In 1972, Congress passed a law changing the name to Arlington House, The Robert E. Lee Memorial. Today, the park site is considered a place for study and contemplation of some of America’s most challenging — and often contradictory — history, which Lee embodied: military service, sacrifice, citizenship, duty, loyalty, slavery and freedom.
What did the rehabilitation of Arlington House between 2018 and 2021 entail?
The rehabilitation included stabilization of the home’s foundation, restoration of interior and exterior finishes, repairs to windows and doors, and improved accessibility, among other physical improvements.
Electrical work, lighting, security, climate management and fire suppression systems were also improved. Some repairs were needed as a result of a 2011 earthquake.
In addition, Park Service curators worked to conserve or restore more than 1,000 historic objects and acquired 1,300 antiques or reproductions, including several artifacts associated with African American history.
New research allowed the Park Service to interpret the Custis and Lee family history alongside that of more than 100 enslaved people. The north slave quarters, which previously housed the park site’s bookstore, is now exhibit space. It features a memorial wall with the names of those who built and contributed to the Arlington House plantation.
Have there been recent archaeological discoveries at the site?
Yes. In 2021, construction crews working in the mansion’s south-end slave quarters unearthed a 20th-century reconstructed brick flooring. Digging past the modern fill dirt, they found four glass bottles clustered in soil from the mid-1800s. Park archaeologists determined the spot to be a subfloor storage pit used by Selina Gray and her family, perhaps as a magical or religious shrine.
The Park Service said the four bottles are thought to be part of a “spirit bundle” and may indicate West African religious connections or folk magic customs at Arlington House. The bottles were placed side by side pointing northward, as if toward freedom. The finding suggests the enslaved people at Arlington House resisted their bondage and persevered for freedom.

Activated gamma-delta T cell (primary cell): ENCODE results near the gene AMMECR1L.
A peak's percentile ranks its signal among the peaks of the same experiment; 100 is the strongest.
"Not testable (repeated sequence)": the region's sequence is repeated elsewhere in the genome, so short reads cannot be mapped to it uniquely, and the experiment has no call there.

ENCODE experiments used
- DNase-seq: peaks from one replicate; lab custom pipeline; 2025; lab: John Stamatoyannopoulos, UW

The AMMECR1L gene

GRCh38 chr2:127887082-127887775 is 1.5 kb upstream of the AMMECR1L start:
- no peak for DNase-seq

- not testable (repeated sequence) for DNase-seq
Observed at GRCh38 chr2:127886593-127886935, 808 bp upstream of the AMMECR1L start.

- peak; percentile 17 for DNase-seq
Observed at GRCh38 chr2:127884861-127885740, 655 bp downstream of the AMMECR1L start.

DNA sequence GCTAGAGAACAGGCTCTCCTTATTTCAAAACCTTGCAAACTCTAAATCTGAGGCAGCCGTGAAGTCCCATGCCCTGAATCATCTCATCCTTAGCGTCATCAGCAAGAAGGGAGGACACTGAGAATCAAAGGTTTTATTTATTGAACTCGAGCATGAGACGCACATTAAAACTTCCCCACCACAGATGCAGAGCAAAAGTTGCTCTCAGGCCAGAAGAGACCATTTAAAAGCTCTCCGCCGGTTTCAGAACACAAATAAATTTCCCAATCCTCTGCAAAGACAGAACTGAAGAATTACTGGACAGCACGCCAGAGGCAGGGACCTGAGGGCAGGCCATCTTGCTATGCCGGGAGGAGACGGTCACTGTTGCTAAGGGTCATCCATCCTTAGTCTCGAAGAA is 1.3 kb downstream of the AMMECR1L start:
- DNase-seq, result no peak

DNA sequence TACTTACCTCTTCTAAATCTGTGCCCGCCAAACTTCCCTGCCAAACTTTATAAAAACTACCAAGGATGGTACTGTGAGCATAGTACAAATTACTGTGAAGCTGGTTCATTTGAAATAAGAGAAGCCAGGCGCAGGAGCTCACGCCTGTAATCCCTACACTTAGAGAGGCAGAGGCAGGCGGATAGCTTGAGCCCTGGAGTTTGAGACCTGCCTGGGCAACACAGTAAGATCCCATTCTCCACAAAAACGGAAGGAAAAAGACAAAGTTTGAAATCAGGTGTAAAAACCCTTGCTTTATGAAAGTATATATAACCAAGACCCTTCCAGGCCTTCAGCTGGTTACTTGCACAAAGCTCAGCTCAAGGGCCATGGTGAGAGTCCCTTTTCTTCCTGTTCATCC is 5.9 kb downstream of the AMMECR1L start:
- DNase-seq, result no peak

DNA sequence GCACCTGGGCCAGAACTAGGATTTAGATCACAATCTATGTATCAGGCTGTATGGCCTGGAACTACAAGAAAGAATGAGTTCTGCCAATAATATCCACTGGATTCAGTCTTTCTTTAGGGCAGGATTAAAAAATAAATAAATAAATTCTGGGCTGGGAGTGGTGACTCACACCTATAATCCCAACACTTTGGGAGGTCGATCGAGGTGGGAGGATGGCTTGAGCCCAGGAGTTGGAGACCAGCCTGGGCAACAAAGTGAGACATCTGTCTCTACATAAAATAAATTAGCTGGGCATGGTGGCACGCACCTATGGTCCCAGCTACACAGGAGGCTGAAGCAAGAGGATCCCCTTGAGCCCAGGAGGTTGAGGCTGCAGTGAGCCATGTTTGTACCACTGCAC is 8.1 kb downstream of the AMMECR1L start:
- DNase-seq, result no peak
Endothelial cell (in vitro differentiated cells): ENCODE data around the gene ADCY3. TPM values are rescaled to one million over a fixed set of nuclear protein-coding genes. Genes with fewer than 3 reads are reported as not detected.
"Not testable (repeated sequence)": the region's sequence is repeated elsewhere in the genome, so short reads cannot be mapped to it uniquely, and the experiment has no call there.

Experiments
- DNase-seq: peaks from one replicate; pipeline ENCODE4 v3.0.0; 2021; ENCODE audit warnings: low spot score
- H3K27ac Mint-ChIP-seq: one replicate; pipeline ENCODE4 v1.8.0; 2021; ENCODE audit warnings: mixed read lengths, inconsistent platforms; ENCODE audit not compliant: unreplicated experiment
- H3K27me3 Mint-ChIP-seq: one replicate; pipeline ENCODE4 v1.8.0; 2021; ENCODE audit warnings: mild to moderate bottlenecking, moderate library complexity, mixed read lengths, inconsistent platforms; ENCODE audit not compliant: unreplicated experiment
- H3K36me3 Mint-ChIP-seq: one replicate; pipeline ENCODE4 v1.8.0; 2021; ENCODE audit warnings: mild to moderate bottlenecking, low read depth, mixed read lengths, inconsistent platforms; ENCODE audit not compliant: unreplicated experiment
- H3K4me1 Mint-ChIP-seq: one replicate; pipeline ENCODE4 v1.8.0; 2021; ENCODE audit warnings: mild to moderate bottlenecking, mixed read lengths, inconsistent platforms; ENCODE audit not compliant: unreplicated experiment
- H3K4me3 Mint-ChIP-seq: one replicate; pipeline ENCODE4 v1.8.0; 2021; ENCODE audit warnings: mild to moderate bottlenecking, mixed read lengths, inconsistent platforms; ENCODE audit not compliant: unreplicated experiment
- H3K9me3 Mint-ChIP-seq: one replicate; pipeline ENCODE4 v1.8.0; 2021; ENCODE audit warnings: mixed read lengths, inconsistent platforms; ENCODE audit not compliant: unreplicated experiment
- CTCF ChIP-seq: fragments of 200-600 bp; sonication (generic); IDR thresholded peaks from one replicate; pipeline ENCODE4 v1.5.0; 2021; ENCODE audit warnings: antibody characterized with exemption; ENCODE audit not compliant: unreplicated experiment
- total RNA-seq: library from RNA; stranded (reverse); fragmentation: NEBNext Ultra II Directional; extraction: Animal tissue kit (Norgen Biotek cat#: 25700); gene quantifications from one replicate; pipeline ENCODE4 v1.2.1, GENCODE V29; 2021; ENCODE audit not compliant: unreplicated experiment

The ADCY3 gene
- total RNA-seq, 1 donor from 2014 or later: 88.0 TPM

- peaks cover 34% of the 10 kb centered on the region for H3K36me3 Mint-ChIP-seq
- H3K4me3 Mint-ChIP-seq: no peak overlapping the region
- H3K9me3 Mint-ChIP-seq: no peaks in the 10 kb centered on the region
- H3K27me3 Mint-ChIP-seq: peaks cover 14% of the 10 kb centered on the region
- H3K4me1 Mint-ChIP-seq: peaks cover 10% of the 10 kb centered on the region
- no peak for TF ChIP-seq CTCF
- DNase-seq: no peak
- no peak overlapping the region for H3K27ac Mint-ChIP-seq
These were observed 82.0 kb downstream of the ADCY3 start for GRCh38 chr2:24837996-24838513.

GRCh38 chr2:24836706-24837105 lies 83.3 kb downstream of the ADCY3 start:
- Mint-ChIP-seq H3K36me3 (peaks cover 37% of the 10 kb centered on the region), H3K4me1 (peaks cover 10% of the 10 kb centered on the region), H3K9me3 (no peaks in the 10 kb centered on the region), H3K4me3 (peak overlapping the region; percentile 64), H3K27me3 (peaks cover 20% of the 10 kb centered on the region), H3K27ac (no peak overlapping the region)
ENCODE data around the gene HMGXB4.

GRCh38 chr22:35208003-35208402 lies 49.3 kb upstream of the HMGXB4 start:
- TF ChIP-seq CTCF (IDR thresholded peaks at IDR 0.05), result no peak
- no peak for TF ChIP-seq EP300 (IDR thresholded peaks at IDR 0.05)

How is the National Park Service helping people reflect on Arlington House’s history of slavery?
In addition to the new exhibits, the park site in August began offering twice-daily ranger-led talks on topics of Black history, perspective and contemporary connections, as well as the life and legacy of Robert E. Lee and how he has been memorialized.
Each program allows guests to dig deeper into the site’s stories and reflect, process and share perspectives with each other.
The park’s leadership also redesigned an interpretive volunteer program, of which Stephen Hammond is a member. Volunteer docents connect with visitors, share stories and help people process the site’s hard questions and topics.
Can the Park Service change the Arlington House name?
No. The Park Service does not have the authority to change the name of the park site to Arlington National Historical Site, as family members and lawmakers are proposing. Congress established the current name and, therefore, is the only entity with authority to change it again.
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About the author
Linda Coutant Staff Writer
As staff writer on the Communications team, Linda Coutant manages the Parks Advocate blog and coordinates the monthly Park Notes e-newsletter distributed to NPCA’s members and supporters.